Guaranteed jobs and enforced work (aka I WANT MY HOVERBOARD)

Labour has just announced what looks likely to become a central plank in their electoral strategy in a couple of years. They are guaranteeing the offer of a job for anyone who has been out of work for 2 years. On the face of it, and stated like that, this looks great – long term unemployment is a real problem for people stuck in it, and for children growing up surrounded by it. Giving people the opportunity and experience to work is likely to benefit them and the people around them.

However, there are a few questions I think need answering to clarify what this policy really is. The answers to these will really strongly colour how I feel about this policy. At best, this is a good policy badly let down by how it has been presented, and at worst an economically and socially illiterate tax funded subsidy to those least in need using the forced labour of the demonised poor.

1. Why are we compelling people to work at all?
Balls has stated that benefits will be withdrawn for anyone choosing not to accept the job ‘offer’. This fits with a general social idea that people should be forced to work as part of a social contract. This is in many ways the biggest challenge I have, and the one I’ll need to look into the most before I’m happy to state my own position, but my initial reaction is that it is barbaric to force people to work against their will.

I want to live in a society that demonstrates compassion, that doesn’t force people to act against their will, and that provides a decent standard of living for everyone in it. Deciding to make people suffer where it is in our gift to support and nurture them is cruel and I want no part of it. I will take some convincing that it is somehow better to force people under threat of starvation and homelessness than accept that decision not to work and ensure that they are comfortable and able to provide well for their children and dependants.

The economic argument to withdraw benefits after two years of unemployment seems trivial in the grand scheme or things – much smaller to both individuals and the state than the costs incurred by the NHS de-organisation, the education de-organisation, the privatisation then partial unprivatisation of the railways, and the avoidance of tax by large international companies.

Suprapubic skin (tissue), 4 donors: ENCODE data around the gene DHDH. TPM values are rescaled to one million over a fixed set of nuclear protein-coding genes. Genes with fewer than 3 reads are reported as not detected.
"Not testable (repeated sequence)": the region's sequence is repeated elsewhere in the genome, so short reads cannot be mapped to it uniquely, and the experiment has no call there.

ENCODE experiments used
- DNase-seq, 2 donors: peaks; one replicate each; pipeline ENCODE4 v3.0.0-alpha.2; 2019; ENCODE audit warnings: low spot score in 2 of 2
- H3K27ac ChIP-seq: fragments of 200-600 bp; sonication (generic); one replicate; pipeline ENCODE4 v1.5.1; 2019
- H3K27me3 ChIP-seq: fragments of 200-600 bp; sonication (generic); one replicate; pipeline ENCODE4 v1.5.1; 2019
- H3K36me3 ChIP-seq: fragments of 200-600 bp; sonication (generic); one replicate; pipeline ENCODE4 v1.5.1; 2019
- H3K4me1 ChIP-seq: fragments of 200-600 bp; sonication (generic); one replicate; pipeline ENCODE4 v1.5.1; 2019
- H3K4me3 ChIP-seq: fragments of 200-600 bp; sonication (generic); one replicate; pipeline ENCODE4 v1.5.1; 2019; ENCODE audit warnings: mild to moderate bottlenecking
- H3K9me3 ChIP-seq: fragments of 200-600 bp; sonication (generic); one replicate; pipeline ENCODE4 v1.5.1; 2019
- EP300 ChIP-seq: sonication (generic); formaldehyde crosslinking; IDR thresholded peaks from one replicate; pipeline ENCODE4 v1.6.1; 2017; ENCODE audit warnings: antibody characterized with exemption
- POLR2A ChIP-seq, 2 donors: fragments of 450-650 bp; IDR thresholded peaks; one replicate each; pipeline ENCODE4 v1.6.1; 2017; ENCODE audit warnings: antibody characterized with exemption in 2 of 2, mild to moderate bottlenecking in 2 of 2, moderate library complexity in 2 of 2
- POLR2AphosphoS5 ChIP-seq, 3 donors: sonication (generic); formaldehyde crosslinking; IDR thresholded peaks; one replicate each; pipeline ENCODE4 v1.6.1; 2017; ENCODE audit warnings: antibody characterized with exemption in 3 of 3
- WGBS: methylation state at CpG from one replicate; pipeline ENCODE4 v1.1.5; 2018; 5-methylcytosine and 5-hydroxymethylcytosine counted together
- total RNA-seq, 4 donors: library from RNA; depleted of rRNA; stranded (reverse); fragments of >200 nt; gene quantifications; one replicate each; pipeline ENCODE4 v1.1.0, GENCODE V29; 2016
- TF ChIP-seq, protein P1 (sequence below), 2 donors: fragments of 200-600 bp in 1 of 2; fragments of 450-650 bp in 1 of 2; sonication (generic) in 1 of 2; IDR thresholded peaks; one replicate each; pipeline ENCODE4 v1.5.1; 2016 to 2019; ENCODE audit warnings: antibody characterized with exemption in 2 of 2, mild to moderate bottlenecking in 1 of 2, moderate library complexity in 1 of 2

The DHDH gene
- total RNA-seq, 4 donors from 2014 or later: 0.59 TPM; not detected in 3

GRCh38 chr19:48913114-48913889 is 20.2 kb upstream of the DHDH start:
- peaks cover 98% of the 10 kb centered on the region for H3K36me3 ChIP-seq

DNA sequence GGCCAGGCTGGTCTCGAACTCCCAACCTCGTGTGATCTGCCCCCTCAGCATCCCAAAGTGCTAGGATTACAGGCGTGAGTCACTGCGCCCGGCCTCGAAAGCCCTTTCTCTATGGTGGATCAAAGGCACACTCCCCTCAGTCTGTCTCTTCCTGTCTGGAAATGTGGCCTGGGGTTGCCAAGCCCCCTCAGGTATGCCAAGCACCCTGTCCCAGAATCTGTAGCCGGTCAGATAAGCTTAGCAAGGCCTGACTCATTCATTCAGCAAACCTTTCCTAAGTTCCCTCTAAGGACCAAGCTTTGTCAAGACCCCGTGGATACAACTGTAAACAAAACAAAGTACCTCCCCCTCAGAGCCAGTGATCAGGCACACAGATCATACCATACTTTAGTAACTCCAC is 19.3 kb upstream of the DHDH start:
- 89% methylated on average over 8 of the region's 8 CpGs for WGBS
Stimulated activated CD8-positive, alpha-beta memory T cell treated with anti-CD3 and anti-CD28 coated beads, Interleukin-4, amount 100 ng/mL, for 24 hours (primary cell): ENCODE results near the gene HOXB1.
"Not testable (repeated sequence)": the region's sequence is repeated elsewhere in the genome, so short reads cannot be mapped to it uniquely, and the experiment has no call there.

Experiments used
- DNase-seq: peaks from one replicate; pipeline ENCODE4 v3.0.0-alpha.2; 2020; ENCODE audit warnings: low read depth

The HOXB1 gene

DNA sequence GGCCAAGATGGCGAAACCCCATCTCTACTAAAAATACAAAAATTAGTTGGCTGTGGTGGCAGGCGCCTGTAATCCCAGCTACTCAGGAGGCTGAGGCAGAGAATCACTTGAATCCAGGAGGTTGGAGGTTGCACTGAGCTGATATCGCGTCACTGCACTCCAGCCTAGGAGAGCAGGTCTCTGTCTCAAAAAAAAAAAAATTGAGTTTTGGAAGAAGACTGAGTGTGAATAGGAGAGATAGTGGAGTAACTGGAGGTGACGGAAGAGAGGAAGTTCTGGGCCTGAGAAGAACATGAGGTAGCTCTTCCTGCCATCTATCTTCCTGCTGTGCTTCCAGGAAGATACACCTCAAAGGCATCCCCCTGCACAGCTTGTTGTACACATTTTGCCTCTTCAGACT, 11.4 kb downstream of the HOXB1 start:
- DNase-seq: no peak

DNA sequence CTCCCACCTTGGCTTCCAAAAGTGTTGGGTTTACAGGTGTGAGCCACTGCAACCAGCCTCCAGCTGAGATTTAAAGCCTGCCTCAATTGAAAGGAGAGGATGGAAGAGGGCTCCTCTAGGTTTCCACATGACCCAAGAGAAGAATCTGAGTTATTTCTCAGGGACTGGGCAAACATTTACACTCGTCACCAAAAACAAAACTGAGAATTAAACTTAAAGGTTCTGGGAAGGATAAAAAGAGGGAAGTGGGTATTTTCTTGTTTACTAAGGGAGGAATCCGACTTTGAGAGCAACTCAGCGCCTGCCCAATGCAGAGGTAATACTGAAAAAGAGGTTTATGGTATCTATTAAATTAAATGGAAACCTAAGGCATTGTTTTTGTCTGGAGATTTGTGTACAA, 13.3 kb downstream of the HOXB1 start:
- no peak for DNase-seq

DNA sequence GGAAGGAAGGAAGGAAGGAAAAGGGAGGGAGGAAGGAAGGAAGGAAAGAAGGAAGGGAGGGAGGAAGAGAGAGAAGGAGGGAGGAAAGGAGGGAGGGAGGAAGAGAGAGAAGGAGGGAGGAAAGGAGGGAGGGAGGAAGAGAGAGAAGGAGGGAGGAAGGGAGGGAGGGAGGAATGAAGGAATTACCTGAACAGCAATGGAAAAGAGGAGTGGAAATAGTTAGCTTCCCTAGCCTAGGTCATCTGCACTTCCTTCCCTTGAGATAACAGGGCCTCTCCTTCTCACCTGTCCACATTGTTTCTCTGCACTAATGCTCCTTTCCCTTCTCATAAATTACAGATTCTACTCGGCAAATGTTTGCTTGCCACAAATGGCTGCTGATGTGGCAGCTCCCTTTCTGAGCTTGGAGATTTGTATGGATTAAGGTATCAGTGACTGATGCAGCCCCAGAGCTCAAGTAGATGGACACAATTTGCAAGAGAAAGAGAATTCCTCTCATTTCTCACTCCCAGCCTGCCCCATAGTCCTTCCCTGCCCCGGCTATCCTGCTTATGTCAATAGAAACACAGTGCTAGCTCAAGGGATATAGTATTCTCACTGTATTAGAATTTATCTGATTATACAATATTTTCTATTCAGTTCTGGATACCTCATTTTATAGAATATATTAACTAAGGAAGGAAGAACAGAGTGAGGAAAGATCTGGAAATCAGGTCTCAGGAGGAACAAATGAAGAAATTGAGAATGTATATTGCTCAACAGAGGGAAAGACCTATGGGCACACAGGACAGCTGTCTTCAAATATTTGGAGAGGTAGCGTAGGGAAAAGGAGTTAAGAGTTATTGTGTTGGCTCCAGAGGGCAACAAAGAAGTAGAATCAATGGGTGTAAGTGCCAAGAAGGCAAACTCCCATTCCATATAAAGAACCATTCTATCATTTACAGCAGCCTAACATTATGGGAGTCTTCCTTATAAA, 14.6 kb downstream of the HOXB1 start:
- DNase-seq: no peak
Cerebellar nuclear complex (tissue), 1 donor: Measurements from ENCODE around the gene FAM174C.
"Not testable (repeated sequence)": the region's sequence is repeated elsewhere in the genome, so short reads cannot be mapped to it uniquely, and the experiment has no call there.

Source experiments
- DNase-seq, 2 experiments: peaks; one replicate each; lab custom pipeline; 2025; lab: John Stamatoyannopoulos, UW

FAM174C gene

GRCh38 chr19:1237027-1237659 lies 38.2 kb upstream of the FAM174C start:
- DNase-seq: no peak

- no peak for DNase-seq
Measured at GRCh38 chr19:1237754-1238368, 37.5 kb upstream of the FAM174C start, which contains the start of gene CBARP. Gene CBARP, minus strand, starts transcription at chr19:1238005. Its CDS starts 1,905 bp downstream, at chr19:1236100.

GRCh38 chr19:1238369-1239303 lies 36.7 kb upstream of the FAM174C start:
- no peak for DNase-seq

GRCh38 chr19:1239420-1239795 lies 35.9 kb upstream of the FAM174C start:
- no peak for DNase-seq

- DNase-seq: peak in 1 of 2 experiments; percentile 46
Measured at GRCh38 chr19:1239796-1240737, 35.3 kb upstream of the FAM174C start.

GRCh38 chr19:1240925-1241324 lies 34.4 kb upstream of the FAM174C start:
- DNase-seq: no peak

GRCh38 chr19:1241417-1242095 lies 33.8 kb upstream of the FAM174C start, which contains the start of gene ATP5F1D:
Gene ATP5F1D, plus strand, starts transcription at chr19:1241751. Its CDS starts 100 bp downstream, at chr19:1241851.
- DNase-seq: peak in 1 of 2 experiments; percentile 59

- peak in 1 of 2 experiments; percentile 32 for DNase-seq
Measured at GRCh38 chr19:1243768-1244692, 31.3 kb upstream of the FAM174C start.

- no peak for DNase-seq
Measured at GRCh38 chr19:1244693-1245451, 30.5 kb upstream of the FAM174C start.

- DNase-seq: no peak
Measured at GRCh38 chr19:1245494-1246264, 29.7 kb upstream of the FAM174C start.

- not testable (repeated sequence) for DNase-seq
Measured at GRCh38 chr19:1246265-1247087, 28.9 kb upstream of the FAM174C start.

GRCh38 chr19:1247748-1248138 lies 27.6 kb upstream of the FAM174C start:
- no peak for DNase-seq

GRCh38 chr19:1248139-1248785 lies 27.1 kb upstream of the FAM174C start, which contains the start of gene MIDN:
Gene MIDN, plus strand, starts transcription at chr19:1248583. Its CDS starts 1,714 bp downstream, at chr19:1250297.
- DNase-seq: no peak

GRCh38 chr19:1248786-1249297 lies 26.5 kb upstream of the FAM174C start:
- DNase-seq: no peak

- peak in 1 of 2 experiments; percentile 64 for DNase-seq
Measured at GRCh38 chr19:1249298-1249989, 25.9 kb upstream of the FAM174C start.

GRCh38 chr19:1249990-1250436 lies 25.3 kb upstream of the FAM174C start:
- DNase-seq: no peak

I am tempted initially to support something like the Citizens Wage, described and argued for here on A Latent Existence with links to handy further reading, which gives each citizen a set amount of money. This provides everyone the opportunity to feed, clothe and shelter themselves to a basic level, without living under duress. However, I’ll need to look into that more before committing.

2. Where will these jobs come from?
Even if we accept that people should be forced to work, its not clear how there can be the jobs required to make this guarantee. The economy is currently difficult, and there aren’t enough jobs to go around. The numbers of unemployed, long term unemployed and underemployed have risen over the last few years. I am yet to be convinced that any initially promising signs in employment numbers mean a sustainable growth of any kind, let alone one that could provide employment for every long term unemployee as well as everyone who has been disemployed in the last two years.

The proposed method of paying for this scheme seems like a socialist dream, in that raising tax on the wealthiest is being suggested to fund work for the long term unemployed. I am behind that in principle, and as long as the money stacks up, this is not a point of contention at all for me.

New jobs will have to be created to meet this need, and I can think of D) ways of doing this.

A) Provide subsidised work to the private sector.
This is mentioned in the initial version of the policy proposed today, but I really hope this changes before the next election. I struggle to see how this could legitimately increase the number of jobs, as private employers would use this labour to replace their existing low skilled, low paid workers as they have done with the workfare schemes. I suppose criteria for using the workers could include conditions that force expansion, but I don’t see any modern political party forcing the hand of industry in that way, and private industry would still only take these on if it improved profitability in some way.

However this is formulated and implemented, this ends up with the state subsidising shareholders in private industry without really creating work. I am not comfortable with tax revenue being paid to private companies to replace low paid work with even lower paid work.

B) Provide subsidised workers to the public sector.
The public sector has contracted significantly since the election, as I’m sure it would have under a Labour led government, and I don’t think there are many publicly funded bodies not feeling a significant pinch. This is leading to a decrease in public unemployment even where people are not being made redundant, through natural wastage. I am sure many public sector organisations would jump at the chance to have cheap labour, but they will recognise that there are often significant skill gaps between long-term unemployed and high quality nurses, firemen, administrators and managers. And to be clear THE PUBLIC SECTOR NEEDS ENOUGH GOOD ADMINISTRATORS AND MANAGERS. Frontline staff cannot magically do everything.